How-To Guide: Running an Ecash Mint

This article is featured in Bitcoin Magazine’s “The Withdrawal Issue”. Click here to subscribe now.

A PDF pamphlet of this article is available for download.

Chaumian ecash, a privacy-preserving payment system, was conceptualized in the early ’80s and known to be the first cryptocurrency ever invented. Although this technology experienced a period of dormancy, the advent of Bitcoin has revived interest in this technology. As we stride into an era increasingly concerned with digital privacy, ecash is experiencing a renaissance, primarily due to our discovery of Bitcoin as the foundational money layer for the internet.

Cashu allows the use of ecash on Bitcoin, empowering ordinary users to operate a mint that is connected to the Lightning Network. This enables everyone to offer perfectly private, untraceable Bitcoin payment services to their peers, social circles, or larger communities.

Chaumian mints use a technique known as blind signatures, which obscure user activities from the custodian managing the service. Users, upon making a payment over the Lightning Network, receive ecash that is stored as data pieces on their devices, very similar to physical cash. These ecash tokens, denominated in satoshis, can be exchanged between users or be converted back into a payment on the Lightning Network with the help of the mint.

An important advantage of ecash is that transactions between users can occur through any communication medium, such as a chat client or a QR code, with the mint not involved in the actual token exchange. This ensures the mint is oblivious to transaction specifics, including who transacted with whom. Even during fund withdrawal from the mint, user identity remains anonymous.

The integration of Cashu promises a realm of near-perfect privacy in the world of Bitcoin custody. This tutorial explains how you can set up and run a Cashu mint today and become a blinded Uncle Jim yourself.

Cashu on LNbits

The easiest way to run a Cashu mint is through the LNbits Cashu extension. For that, you already need a Lightning node with LNbits installed. If you are using popular node distributions like Umbrel, look for the LNbits app and install it. Once LNbits is set up, it takes only a couple of clicks: Go to the extension overview and look for the Cashu extension and install and enable it. You should now see the extension available for all users of your LNbits instance.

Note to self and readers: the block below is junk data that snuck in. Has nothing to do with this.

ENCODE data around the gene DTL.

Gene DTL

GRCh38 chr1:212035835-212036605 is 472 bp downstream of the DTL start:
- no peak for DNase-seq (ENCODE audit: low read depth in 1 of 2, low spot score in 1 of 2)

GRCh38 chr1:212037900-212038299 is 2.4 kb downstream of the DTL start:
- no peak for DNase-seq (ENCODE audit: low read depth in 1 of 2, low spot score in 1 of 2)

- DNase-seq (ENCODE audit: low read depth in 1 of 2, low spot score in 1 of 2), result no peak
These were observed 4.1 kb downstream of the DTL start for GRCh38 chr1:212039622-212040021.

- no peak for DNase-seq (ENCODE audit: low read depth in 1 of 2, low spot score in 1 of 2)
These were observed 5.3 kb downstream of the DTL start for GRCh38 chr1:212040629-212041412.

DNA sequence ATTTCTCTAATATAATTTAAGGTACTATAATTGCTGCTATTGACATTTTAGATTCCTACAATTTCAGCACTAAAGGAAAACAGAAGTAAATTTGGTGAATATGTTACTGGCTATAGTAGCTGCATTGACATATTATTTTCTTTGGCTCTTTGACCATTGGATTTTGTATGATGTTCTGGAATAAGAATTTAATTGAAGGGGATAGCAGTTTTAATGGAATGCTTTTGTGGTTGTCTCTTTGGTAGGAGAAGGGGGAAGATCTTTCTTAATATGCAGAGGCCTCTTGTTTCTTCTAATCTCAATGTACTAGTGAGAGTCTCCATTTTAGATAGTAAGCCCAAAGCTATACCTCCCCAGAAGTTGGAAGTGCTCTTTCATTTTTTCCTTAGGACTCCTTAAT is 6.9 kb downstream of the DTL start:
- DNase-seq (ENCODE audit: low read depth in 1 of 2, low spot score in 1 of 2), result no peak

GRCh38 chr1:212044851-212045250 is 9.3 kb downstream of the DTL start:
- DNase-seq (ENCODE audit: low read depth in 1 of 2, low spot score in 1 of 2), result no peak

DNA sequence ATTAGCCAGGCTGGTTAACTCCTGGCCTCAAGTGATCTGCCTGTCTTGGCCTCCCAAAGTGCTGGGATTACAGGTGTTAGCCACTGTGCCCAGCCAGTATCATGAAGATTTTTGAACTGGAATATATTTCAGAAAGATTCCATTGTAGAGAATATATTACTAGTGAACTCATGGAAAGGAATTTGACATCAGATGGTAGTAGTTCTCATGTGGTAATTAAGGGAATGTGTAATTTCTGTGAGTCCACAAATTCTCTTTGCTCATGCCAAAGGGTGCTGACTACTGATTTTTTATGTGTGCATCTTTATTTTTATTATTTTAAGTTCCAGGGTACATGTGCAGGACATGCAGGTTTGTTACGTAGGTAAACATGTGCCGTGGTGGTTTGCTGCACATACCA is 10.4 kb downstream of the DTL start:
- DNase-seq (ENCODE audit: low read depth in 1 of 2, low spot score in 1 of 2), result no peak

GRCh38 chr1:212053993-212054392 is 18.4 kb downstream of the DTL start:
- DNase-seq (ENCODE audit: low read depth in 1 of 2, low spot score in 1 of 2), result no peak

As a user, click on the extension and create a new Cashu mint. Enter the details for your mint and select the backend wallet that will be used for funding the mint. That’s it! You can copy the mint URL and use it with any Cashu wallet, such as or

Beware, you are responsible for keeping your mint operational and the deposited funds in this wallet safe. You also need to manage your node well such that your users can easily make and receive payments on the Lightning Network. Additionally, you also have no way of knowing the activity of your users. This means you’re unable to censor anyone specifically from using your mint. Chaumian mints are so privacy-preserving that censorship is practically impossible.

Cashu Nutshell

The most advanced way of running a Cashu mint today is to use the reference implementation called Nutshell. For this, you first have to clone the GitHub repository and follow the instructions of setting up your Python environment in the Readme.

Once your environment is ready, you have to set up your mint configuration which includes connecting it to a Lightning backend. Currently, you can use any LNbits instance as a Lightning backend (which in turn allows you to use all popular Lightning node implementations). In the near future, you will also be able to use your Lightning node directly without an LNbits middleware. However, for now, this is the recommended way since LNbits allows you to separate access to your node’s funds to dedicated wallets and thus serves as an extra layer of security in case something goes wrong.

To set up your mint’s preferences, copy the example configuration file .env.example to .env and edit the following entries in the file:

# Network settings

MINT_LISTEN_HOST= # Use for public access


# Lightning funding source




Note that if you just want to experiment (or develop) and not connect your mint to the Lightning Network, you can use the backend type “MINT_LIGHTNING_BACKEND=FakeWallet” which will handle all invoices as automatically paid. It’s great for trying things out!

Lastly, we set some contact details so that our users can reach us in case something goes wrong, and we also set some safety limits such that only small invoices can be created on our mint.

MINT_INFO_NAME=”Bitcoin Magazine’s Cashu mint”

MINT_INFO_DESCRIPTION=”Hide your nuts with Bitcoin Magazine”

MINT_INFO_DESCRIPTION_LONG=”This mint is used for a special event hosted by Bitcoin Magazine. Please withdraw your funds at the end of the event.”

MINT_INFO_CONTACT=[[“email”,”[email protected]”], [“twitter”,”@me”], [“nostr”, “npub…”]]

MINT_MAX_PEG_IN=10000 # 10k sats maximum per invoice

Remember that you can’t identify individual users. That means, if you want to close your mint again, you have to give every user the opportunity to withdraw by themselves. Add the setting “MINT_PEG_OUT_ONLY=TRUE” to your configuration file so that only peg-outs are allowed if you want to close down your mint.

This article is featured in Bitcoin Magazine’s “The Withdrawal Issue”. Click here to subscribe now.

A PDF pamphlet of this article is available for download.